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Observing the Built World around Me: Jeff Miller

Born 1968 in New York City and studied in Pittsburgh in Carnegie Mellon University, where he graduated 1990. Jeff Miller is an American designer who specializes in industrial design. He designs product, furniture and interior design for clients all over the world.

Flipt

The Interview:

1. Why did you take interest in design?

As a kid I always wanted to be a designer - I just didn't know that was something you could be. I knew I was good at art but I didn't want to paint or make sculpture. So I thought architecture would better suit me, but what really intrigued me were products and things more than buildings. Ultimately I found a book about Raymond Loewy in my high school library and found out about industrial design.

2. Do you take inspiration from other cultures? For instance one of your Obo Modular Shelving looks like the Japanese kaidan tansu, was that the thought?

I travel a lot (for work mostly) and I like nothing more than observing new places. Like most of my work, I'm less effective at actively incorporating what I see, than letting it unconsciously and serendipitously show up [sometimes years] later. The Obo's were more about playing with a skewed form with folded paper until it yielded the modular component, than kaidan tansu, which I never thought about until you mentioned it. But who knows - maybe it was stuck in my head and fell out without knowing it.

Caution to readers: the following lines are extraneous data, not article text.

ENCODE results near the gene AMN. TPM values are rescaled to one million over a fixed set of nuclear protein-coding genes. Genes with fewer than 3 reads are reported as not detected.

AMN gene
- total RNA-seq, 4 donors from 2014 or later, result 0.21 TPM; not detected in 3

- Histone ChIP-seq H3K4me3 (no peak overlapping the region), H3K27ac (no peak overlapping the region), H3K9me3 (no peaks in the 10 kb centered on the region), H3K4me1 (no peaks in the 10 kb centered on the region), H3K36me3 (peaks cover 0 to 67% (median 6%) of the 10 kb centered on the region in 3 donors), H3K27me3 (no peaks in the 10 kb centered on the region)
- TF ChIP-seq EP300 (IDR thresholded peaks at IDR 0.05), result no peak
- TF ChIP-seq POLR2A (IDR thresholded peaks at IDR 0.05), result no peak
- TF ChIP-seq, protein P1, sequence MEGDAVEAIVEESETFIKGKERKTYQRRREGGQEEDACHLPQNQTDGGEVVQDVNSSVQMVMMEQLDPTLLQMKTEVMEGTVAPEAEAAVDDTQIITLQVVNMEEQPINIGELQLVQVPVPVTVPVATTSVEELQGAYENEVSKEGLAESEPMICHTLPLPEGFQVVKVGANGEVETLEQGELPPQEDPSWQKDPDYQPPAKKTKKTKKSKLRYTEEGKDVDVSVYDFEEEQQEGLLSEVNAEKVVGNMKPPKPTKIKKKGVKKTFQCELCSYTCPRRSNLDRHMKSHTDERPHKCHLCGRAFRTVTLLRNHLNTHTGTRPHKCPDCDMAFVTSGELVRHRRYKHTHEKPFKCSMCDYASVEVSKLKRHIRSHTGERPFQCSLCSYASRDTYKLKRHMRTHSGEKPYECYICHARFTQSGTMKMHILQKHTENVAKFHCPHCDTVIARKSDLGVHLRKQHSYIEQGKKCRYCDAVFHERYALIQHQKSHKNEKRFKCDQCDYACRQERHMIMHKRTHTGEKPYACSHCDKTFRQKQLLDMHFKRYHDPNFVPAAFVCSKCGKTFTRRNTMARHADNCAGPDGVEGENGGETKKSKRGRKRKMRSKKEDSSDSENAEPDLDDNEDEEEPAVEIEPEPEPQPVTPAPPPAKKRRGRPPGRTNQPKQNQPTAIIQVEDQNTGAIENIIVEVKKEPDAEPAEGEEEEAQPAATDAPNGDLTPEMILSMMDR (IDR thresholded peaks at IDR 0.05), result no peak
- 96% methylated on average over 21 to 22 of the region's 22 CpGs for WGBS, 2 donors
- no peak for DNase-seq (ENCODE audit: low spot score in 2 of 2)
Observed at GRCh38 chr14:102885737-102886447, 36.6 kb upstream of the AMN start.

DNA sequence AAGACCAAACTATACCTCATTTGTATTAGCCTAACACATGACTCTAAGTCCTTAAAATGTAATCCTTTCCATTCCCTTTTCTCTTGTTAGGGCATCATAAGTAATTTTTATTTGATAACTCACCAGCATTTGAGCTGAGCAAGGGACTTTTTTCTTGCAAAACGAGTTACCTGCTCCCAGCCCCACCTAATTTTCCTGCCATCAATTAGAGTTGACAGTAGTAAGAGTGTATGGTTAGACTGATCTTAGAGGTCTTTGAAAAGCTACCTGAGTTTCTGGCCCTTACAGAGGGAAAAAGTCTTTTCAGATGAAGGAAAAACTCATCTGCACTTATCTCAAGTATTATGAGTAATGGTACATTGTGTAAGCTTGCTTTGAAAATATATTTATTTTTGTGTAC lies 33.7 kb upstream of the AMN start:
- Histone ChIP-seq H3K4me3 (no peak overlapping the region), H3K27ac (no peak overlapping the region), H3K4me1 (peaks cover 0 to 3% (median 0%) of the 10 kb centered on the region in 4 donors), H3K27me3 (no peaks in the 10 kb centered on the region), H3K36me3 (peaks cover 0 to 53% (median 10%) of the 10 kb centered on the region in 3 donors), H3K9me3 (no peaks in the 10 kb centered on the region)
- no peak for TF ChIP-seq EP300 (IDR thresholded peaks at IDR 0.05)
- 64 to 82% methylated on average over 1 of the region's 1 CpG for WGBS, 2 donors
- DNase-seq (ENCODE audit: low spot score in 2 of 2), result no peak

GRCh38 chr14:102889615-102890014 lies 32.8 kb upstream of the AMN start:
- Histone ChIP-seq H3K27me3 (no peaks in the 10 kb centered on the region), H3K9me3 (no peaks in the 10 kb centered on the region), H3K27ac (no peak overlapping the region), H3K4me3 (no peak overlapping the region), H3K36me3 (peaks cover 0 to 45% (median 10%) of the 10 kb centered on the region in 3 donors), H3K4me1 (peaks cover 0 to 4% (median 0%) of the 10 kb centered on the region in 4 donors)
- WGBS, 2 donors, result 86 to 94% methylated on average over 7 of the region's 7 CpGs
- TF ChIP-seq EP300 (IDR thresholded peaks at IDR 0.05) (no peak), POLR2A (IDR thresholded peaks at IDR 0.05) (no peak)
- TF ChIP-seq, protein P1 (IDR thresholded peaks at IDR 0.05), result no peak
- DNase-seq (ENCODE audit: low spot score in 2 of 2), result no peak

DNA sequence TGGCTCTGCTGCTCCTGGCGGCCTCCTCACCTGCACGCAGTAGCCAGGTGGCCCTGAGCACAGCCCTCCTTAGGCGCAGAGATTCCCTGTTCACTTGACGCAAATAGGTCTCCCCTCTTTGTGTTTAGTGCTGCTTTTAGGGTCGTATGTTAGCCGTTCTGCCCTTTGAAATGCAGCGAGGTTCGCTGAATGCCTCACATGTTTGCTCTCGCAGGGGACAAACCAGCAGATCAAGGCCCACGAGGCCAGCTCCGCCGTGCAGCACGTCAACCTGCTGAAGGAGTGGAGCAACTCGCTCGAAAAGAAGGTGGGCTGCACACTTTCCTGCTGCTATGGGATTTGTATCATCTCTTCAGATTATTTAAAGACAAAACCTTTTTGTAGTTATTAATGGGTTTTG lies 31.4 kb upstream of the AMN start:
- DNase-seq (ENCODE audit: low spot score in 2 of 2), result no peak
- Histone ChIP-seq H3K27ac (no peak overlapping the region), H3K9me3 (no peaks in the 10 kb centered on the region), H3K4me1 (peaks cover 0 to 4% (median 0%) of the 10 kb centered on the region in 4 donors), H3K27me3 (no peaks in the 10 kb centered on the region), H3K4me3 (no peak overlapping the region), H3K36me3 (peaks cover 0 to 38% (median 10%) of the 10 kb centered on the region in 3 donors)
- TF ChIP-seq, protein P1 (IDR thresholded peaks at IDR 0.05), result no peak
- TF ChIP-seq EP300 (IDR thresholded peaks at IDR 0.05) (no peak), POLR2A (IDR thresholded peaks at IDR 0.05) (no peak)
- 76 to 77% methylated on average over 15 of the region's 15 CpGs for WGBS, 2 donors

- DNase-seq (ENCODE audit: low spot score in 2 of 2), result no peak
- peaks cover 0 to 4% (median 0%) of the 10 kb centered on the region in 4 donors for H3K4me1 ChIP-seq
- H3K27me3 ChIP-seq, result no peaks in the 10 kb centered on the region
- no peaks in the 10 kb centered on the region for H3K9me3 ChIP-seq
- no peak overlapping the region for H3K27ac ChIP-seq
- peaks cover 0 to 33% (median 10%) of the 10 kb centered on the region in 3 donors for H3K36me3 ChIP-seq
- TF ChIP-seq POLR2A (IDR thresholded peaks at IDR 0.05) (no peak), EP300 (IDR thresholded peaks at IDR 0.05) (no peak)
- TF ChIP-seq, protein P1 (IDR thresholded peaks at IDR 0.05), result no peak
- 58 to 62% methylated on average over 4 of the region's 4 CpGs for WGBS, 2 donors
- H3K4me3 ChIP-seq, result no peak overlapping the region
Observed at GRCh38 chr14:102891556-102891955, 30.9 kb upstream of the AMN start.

3. How do you get inspiration?

Most effectively by observing the built world around me, and not by appropriating from similar products on the market.

4. You have received many awards, which one were you most happy about and why?

Recently a couple of my pieces for Cerruti Baleri have been nominated for the Compasso D'oro. I would be most happy and honored to be included in such a prestigious roster; I hope I've not just jinxed it.

5. Who has influenced you the most in design?

The memphis-milano movement was happening at the time I went to design school, It taught me that things could be, and ought to be radically revised to the point of almost discomfort, in order to move the status quo fwd. 20 years later I'm jaded and burdened by the baggage of my professional experience. So I don't think I retain the attitude enough frankly, but I keep in mind as the ideal to reach for.

6. What is the most challenging part of your profession?

The mercurial possibility that technology provides today so that an individual with a laptop can accomplish much of what it took a 10 person design firm with a substantial budget to realize 2 decades ago. But that puts a stressful imposition on the individual, because everyone else is just as capable and motivated too.

7. What advice do you have for an aspiring designer?

Never underestimate what's already been done and never underestimate what has yet to be done.


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